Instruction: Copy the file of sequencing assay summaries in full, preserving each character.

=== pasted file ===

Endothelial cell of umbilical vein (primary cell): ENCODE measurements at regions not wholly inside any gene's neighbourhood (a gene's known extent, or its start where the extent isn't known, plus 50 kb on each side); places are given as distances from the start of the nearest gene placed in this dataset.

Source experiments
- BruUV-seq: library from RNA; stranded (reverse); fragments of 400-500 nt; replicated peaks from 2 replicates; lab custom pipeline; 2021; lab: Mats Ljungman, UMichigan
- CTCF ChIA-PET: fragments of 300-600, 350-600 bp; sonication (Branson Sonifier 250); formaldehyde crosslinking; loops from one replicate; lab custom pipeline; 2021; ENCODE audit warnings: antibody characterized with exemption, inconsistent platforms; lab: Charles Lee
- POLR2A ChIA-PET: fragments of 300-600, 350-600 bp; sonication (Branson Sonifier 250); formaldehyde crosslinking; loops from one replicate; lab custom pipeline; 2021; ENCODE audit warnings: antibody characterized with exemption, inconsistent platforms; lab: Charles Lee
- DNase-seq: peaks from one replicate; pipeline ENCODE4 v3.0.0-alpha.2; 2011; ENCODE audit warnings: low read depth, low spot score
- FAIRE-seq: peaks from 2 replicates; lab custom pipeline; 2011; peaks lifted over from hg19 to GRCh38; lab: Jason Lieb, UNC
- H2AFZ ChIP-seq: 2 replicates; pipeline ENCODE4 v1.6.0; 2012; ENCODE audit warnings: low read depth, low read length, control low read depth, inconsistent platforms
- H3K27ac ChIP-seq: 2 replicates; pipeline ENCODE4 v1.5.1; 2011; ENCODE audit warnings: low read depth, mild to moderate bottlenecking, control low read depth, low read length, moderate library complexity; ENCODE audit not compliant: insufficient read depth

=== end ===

Endothelial cell of umbilical vein (primary cell): ENCODE measurements at regions not wholly inside any gene's neighbourhood (a gene's known extent, or its start where the extent isn't known, plus 50 kb on each side); places are given as distances from the start of the nearest gene placed in this dataset.

Source experiments
- BruUV-seq: library from RNA; stranded (reverse); fragments of 400-500 nt; replicated peaks from 2 replicates; lab custom pipeline; 2021; lab: Mats Ljungman, UMichigan
- CTCF ChIA-PET: fragments of 300-600, 350-600 bp; sonication (Branson Sonifier 250); formaldehyde crosslinking; loops from one replicate; lab custom pipeline; 2021; ENCODE audit warnings: antibody characterized with exemption, inconsistent platforms; lab: Charles Lee
- POLR2A ChIA-PET: fragments of 300-600, 350-600 bp; sonication (Branson Sonifier 250); formaldehyde crosslinking; loops from one replicate; lab custom pipeline; 2021; ENCODE audit warnings: antibody characterized with exemption, inconsistent platforms; lab: Charles Lee
- DNase-seq: peaks from one replicate; pipeline ENCODE4 v3.0.0-alpha.2; 2011; ENCODE audit warnings: low read depth, low spot score
- FAIRE-seq: peaks from 2 replicates; lab custom pipeline; 2011; peaks lifted over from hg19 to GRCh38; lab: Jason Lieb, UNC
- H2AFZ ChIP-seq: 2 replicates; pipeline ENCODE4 v1.6.0; 2012; ENCODE audit warnings: low read depth, low read length, control low read depth, inconsistent platforms
- H3K27ac ChIP-seq: 2 replicates; pipeline ENCODE4 v1.5.1; 2011; ENCODE audit warnings: low read depth, mild to moderate bottlenecking, control low read depth, low read length, moderate library complexity; ENCODE audit not compliant: insufficient read depth